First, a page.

Britain's HSBC Holdings may be the world's second most-profitable bank, but that's not buying much respect from investors these days. Its stock is down 18% in dollar terms this year, though its earnings are only marginally below industry leader Citigroup's, which has taken much less of a hit. Analysts want HSBC to beef up its services in areas such as insurance -- and they continue to speculate on the prospect of HSBC's acquiring Merrill Lynch. Bond says "no conversations" are going on with Merrill regarding an acquisition, but he maintains that HSBC's strong capital position makes it well placed to outperform its competition. He met recently with BusinessWeek London Correspondent Kerry Capell to discuss HSBC's strategy going forward. Edited excerpts of their conversation follow:
Q: What's your view on the global economy?
A: There has been a pretty widespread slowdown in demand, and that translates into lower production, lower demand for funds, and in certain markets and certain sectors, lower employment. Our view is this slowdown could last longer than we would wish. The key is finding the economies with good growth prospects and then finding the right clients within them. We won't be able to outperform the economy, but what we aim to do is outperform the competition in any given set of circumstances.
Q: How are you positioned to do that?
A: HSBC is entering this period with one of the strongest capital -- and I suspect cash -- positions in the business. We have a policy of keeping at least 5% of shareholders funds at the center in cash, and we have comfortably more than that at the moment. We also have very low leverage -- only 44% of our total assets are in loans, compared to around 60% for most of our competitors.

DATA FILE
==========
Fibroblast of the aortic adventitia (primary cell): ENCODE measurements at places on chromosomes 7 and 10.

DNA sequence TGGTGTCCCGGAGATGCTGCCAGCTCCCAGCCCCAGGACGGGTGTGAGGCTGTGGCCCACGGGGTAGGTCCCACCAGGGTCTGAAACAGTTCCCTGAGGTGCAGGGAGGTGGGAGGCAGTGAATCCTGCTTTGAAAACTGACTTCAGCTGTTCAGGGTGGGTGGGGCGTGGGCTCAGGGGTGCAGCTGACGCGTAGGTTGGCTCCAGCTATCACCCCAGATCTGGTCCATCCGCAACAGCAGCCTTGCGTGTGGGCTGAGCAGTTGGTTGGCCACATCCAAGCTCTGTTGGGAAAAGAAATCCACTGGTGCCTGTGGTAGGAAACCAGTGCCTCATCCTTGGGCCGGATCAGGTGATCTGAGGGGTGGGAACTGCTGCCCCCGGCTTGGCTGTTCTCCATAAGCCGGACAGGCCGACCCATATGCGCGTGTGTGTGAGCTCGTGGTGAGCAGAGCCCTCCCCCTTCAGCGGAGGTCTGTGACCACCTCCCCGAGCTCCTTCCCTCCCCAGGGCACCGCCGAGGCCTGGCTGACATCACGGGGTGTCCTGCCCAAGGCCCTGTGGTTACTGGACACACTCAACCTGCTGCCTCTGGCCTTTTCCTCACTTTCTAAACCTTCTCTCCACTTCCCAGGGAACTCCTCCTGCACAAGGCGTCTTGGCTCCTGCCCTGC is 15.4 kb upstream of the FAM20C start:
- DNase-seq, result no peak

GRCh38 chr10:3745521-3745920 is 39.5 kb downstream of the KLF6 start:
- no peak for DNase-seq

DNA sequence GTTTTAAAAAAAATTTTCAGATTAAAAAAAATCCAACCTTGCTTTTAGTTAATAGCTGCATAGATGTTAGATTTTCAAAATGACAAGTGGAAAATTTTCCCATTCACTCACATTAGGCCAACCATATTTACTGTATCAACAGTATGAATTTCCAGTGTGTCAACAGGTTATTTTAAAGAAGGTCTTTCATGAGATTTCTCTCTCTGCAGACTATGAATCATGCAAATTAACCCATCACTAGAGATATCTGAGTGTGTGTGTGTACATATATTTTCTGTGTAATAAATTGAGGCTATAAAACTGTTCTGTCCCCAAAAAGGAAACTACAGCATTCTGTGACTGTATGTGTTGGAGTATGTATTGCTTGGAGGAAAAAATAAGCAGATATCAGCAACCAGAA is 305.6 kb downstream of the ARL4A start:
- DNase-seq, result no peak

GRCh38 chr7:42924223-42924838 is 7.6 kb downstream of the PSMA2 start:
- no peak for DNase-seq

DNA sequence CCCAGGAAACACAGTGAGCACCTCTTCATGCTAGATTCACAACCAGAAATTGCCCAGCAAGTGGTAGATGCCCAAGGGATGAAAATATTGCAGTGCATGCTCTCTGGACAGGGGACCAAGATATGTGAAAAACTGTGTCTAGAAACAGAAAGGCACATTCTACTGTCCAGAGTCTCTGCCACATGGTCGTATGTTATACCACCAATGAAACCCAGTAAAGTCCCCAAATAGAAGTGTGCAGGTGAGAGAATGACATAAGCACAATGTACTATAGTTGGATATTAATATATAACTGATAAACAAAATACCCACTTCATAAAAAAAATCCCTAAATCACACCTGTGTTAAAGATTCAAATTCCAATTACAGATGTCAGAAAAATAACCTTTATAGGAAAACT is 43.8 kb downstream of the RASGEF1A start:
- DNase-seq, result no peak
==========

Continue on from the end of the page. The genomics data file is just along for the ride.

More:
Q: What's your growth strategy?
A: This period will produce some opportunities. We've got the liquidity, which gives us huge flexibility, if we see the opportunity, to market for niches of business. We've been able to [add] a substantial amount of credit cards in Asia in the last year, for instance. We've also got the flexibility to make acquisitions when others might be pulling their horns in.
Q: Have there been any discussions with Merrill Lynch about extending your relationship beyond your online-banking partnership?
A: There have been no conversations [between HSBC and Merrill]. We set out to be partners in a joint venture. We have the greatest respect for one another. There are lots of people out there who we respect and admire, but that doesn't mean we are going to become united.
Q: Has the slowdown in global equity markets effected the joint venture?
A: The business case remains absolutely valid. The only thing is, we are going to go through a slower period because people don't feel like investing because they don't know where the bottom is.
Q: What's at the top of your agenda these days?
A: We are doing a lot of work in private banking and making sure we attract good account executives, who in turn attract top-quality clients. We're also tightening up on expenses. We're skinnying down the number of companies in the group from 1,250 prior to Republic and CCF to around 500. Each company brings with it a considerable expense. So we just said, "Unless you can show what customers it has and what importance it has for HSBC, it goes." Because we operate in 78 countries, we have to deal with more than 300 regulators. I can't do anything about that, but I can do something about having 1,250 companies.
Q: What has been the main advantages of last year's acquisition of France's CCF?
A: From their viewpoint, we've added a lot of strength to CCF outside France, which they can bring to bear on their clients in France. HSBC gained clout in the euro zone. It has been a huge success in debt capital markets. If we hadn't had CCF, some of the companies we've been involved with would never have looked to us [to handle their euro-debt business], they would have looked to someone in the euro zone.
It has also been an advantage in euro-zone clearing. I mean, how much of that is going to be done in the City of London if Britain remains outside the euro? It is going to be done inside, and we have a euro-payments capability that sets us apart from nearly everybody else outside the euro zone.